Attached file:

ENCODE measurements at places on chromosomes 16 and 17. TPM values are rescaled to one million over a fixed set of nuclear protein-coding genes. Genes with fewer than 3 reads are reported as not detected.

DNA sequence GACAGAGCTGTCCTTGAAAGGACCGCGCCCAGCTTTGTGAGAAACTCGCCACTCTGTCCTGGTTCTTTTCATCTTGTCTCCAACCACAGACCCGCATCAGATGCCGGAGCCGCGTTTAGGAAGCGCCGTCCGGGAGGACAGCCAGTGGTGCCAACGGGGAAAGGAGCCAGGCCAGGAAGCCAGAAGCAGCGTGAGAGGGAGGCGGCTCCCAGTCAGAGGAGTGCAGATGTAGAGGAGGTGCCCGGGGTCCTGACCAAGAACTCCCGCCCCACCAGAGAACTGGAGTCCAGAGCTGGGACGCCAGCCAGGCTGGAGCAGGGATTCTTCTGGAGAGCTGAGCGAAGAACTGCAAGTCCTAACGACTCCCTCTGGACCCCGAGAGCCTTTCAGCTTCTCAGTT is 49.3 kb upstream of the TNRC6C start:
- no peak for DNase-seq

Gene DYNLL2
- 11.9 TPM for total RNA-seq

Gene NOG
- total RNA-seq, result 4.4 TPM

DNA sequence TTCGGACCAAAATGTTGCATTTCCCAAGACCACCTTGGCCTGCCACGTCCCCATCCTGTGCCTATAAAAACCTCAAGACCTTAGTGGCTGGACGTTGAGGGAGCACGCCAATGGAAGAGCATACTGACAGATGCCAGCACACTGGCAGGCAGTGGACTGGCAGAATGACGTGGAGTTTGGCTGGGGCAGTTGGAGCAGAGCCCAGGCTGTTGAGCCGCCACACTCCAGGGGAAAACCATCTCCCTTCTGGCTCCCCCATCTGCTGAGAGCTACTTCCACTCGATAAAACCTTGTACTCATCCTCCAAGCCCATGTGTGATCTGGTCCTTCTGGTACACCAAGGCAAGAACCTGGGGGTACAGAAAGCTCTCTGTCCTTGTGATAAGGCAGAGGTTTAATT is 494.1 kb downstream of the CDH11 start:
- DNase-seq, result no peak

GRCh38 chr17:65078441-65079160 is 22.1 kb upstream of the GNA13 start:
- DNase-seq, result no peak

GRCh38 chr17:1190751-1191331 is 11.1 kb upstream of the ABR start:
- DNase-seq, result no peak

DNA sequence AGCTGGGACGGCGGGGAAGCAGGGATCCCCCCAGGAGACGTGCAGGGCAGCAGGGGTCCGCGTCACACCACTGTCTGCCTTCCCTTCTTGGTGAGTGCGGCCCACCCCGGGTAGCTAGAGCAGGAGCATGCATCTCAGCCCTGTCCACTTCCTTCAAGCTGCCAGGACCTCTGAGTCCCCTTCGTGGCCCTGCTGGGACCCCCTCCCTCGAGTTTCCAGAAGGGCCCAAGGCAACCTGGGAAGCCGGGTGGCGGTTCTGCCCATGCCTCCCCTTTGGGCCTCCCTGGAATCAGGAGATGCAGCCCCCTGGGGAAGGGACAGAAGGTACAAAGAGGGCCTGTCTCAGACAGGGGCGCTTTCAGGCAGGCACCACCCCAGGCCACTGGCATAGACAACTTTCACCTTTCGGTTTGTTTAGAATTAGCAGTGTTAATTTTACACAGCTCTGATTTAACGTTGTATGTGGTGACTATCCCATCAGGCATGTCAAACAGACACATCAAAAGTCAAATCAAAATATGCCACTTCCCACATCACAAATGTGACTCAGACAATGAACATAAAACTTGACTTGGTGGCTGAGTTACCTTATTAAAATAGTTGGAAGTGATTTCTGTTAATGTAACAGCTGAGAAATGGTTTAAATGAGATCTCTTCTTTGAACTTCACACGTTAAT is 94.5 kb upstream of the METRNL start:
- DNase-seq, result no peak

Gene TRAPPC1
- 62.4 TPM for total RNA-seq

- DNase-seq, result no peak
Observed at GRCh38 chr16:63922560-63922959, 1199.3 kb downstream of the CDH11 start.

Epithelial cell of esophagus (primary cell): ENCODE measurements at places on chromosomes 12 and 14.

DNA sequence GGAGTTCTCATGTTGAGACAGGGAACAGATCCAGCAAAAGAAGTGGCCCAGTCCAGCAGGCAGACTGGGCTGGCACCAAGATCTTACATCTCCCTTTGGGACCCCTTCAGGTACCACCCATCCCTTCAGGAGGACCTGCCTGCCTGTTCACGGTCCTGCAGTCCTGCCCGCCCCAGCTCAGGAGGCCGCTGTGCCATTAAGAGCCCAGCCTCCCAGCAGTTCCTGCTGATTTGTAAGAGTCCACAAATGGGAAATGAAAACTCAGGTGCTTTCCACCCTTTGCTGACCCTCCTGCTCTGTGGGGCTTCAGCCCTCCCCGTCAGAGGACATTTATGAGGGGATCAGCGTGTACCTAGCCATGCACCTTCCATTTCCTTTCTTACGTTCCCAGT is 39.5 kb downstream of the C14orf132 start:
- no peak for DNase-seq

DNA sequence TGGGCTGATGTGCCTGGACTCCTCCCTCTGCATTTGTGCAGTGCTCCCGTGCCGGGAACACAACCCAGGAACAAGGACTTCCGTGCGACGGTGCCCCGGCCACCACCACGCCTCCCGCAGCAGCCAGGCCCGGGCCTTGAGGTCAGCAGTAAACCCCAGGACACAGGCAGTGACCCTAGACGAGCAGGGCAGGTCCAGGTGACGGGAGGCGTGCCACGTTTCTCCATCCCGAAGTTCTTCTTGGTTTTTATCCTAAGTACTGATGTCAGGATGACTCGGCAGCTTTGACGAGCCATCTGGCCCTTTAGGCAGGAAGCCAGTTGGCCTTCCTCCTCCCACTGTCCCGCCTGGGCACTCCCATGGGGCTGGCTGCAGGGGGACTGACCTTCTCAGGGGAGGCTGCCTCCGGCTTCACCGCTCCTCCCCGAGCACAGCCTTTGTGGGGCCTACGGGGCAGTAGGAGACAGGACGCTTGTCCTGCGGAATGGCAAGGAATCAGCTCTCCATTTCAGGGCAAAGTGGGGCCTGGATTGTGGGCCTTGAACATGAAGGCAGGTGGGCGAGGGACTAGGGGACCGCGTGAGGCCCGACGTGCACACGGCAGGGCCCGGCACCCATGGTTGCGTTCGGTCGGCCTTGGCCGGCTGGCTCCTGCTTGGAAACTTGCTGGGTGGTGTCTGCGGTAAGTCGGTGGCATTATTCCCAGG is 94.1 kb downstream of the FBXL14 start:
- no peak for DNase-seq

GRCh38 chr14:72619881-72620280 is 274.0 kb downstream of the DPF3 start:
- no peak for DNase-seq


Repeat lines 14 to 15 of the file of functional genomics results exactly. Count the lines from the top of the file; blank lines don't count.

DNA sequence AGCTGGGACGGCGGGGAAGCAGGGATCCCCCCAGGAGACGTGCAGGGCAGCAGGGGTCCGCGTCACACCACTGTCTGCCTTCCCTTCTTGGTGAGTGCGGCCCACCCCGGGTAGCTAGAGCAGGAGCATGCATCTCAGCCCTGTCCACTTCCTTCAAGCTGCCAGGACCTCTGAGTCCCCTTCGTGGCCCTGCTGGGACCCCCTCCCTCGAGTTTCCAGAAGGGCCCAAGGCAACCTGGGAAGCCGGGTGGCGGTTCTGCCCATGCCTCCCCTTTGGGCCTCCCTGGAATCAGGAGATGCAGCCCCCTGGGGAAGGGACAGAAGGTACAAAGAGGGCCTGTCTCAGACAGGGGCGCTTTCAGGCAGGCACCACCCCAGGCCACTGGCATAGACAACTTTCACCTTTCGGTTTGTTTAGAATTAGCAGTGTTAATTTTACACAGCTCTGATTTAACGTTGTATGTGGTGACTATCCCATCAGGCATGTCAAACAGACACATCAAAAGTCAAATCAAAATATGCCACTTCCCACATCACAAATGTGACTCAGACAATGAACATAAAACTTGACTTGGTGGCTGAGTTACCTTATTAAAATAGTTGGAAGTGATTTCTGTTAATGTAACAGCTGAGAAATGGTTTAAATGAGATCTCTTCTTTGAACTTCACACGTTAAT is 94.5 kb upstream of the METRNL start:
- DNase-seq, result no peak